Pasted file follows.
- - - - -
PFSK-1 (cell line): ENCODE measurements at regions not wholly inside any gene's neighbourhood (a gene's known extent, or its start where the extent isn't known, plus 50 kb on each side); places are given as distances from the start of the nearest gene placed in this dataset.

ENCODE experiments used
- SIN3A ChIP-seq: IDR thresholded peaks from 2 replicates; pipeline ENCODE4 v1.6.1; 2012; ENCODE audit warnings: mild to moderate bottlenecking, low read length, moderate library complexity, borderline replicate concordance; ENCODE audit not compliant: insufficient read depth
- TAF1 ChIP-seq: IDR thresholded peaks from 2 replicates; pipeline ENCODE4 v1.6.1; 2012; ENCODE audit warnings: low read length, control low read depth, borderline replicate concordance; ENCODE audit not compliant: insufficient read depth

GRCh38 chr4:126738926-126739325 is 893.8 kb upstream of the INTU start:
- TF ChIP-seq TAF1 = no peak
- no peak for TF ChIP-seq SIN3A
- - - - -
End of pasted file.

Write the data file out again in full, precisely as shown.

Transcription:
PFSK-1 (cell line): ENCODE measurements at regions not wholly inside any gene's neighbourhood (a gene's known extent, or its start where the extent isn't known, plus 50 kb on each side); places are given as distances from the start of the nearest gene placed in this dataset.

ENCODE experiments used
- SIN3A ChIP-seq: IDR thresholded peaks from 2 replicates; pipeline ENCODE4 v1.6.1; 2012; ENCODE audit warnings: mild to moderate bottlenecking, low read length, moderate library complexity, borderline replicate concordance; ENCODE audit not compliant: insufficient read depth
- TAF1 ChIP-seq: IDR thresholded peaks from 2 replicates; pipeline ENCODE4 v1.6.1; 2012; ENCODE audit warnings: low read length, control low read depth, borderline replicate concordance; ENCODE audit not compliant: insufficient read depth

GRCh38 chr4:126738926-126739325 is 893.8 kb upstream of the INTU start:
- TF ChIP-seq TAF1 = no peak
- no peak for TF ChIP-seq SIN3A